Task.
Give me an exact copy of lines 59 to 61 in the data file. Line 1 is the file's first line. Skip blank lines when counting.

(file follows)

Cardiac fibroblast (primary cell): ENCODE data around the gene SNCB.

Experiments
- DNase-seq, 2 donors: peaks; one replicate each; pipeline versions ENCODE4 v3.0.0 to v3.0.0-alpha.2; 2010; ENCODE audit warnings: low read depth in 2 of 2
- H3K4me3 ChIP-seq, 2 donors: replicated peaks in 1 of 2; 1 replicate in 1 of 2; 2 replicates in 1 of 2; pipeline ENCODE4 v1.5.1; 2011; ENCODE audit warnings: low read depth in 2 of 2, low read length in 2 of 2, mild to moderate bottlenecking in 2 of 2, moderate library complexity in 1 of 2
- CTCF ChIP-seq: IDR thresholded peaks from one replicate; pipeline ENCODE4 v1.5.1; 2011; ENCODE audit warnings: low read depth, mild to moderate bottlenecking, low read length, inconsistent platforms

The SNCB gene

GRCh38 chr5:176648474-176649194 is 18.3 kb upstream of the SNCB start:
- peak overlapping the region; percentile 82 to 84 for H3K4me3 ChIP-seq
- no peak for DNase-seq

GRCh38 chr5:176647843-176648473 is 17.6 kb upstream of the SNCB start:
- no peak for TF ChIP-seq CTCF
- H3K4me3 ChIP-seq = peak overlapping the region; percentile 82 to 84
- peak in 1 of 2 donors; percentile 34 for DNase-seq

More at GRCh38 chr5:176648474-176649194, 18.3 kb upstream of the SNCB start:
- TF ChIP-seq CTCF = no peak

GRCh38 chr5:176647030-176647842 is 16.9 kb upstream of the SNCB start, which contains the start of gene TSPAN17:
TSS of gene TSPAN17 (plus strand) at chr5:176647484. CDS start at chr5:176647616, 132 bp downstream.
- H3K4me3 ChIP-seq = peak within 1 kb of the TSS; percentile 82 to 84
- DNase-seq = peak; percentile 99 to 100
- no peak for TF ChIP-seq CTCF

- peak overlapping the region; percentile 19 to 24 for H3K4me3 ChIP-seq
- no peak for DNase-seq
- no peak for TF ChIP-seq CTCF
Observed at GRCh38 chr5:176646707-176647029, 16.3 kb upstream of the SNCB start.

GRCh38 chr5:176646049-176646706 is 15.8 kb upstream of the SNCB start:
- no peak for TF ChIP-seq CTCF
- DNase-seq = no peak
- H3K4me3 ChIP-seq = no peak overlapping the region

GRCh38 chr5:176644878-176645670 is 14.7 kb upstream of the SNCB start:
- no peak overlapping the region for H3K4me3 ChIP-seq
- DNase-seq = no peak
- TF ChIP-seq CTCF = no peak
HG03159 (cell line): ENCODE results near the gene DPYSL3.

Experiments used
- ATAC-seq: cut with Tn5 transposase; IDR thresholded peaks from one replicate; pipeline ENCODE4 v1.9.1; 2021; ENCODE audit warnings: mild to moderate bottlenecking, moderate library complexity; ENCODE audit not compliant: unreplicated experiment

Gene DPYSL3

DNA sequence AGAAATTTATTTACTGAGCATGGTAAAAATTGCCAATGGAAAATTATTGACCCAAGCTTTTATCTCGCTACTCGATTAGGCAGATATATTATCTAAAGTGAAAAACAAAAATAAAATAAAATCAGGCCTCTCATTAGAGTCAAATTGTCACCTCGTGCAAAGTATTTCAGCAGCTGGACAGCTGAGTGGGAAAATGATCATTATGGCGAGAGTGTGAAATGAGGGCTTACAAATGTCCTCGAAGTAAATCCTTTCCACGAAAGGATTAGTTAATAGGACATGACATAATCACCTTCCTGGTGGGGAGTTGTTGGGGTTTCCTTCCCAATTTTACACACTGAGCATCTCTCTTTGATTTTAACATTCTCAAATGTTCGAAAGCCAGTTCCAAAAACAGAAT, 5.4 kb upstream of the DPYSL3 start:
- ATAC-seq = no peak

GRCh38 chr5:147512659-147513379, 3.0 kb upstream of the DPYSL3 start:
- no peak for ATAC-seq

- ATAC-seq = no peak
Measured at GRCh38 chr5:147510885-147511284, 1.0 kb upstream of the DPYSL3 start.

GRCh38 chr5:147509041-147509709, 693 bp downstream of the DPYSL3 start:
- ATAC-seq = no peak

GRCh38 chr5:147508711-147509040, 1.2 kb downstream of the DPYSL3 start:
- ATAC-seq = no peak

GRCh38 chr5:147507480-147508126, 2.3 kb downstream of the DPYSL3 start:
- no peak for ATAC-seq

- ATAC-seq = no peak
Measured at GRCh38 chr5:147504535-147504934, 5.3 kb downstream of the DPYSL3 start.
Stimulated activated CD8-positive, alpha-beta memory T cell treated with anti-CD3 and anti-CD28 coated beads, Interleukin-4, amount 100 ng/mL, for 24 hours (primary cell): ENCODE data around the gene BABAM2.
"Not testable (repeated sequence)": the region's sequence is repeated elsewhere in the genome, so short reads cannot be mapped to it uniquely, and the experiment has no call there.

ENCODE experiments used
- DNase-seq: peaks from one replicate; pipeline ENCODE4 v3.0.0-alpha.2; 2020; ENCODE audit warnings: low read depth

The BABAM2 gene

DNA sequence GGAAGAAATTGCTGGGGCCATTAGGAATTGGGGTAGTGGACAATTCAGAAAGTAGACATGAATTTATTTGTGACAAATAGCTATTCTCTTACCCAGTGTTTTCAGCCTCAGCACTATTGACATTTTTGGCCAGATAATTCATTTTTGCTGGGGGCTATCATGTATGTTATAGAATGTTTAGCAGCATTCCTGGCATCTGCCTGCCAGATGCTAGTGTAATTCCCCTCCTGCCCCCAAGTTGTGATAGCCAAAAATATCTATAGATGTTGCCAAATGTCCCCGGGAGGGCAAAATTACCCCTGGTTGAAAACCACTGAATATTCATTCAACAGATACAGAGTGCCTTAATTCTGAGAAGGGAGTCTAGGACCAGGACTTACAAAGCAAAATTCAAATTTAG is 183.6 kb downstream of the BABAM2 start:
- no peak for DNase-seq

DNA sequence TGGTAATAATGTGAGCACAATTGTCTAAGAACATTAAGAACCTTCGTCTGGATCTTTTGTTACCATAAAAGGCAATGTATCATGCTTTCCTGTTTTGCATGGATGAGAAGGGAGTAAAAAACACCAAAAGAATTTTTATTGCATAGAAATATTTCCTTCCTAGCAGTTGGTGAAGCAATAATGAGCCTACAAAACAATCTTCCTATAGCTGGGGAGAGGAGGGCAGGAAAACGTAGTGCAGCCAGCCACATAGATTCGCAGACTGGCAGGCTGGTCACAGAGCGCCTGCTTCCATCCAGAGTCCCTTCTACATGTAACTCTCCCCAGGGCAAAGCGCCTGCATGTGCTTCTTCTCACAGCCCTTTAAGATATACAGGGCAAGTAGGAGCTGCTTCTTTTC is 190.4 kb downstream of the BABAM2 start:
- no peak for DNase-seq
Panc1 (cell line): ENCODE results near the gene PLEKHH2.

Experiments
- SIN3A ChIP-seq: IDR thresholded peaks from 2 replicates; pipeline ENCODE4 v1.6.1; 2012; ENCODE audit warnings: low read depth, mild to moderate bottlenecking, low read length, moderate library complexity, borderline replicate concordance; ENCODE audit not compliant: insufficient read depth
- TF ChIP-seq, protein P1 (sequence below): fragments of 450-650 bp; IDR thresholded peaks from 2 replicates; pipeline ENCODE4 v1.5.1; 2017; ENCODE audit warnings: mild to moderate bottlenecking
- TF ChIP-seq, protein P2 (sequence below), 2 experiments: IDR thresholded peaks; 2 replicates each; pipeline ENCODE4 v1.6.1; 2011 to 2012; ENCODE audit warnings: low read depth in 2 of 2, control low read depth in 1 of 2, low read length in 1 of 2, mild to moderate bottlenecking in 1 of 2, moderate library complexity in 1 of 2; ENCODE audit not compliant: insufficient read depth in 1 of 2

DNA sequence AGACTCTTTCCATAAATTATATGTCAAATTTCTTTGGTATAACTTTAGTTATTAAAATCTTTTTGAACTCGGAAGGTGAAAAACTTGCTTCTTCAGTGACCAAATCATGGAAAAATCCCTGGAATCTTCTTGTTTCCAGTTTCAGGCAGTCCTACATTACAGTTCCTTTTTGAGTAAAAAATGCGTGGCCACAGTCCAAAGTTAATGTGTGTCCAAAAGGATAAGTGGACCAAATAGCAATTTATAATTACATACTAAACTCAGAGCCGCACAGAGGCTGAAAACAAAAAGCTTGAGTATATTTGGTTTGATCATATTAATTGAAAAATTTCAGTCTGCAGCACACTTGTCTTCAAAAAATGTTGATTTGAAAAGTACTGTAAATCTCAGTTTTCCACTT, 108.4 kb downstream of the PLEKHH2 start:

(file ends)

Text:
- no peak for DNase-seq
Panc1 (cell line): ENCODE results near the gene PLEKHH2.

Experiments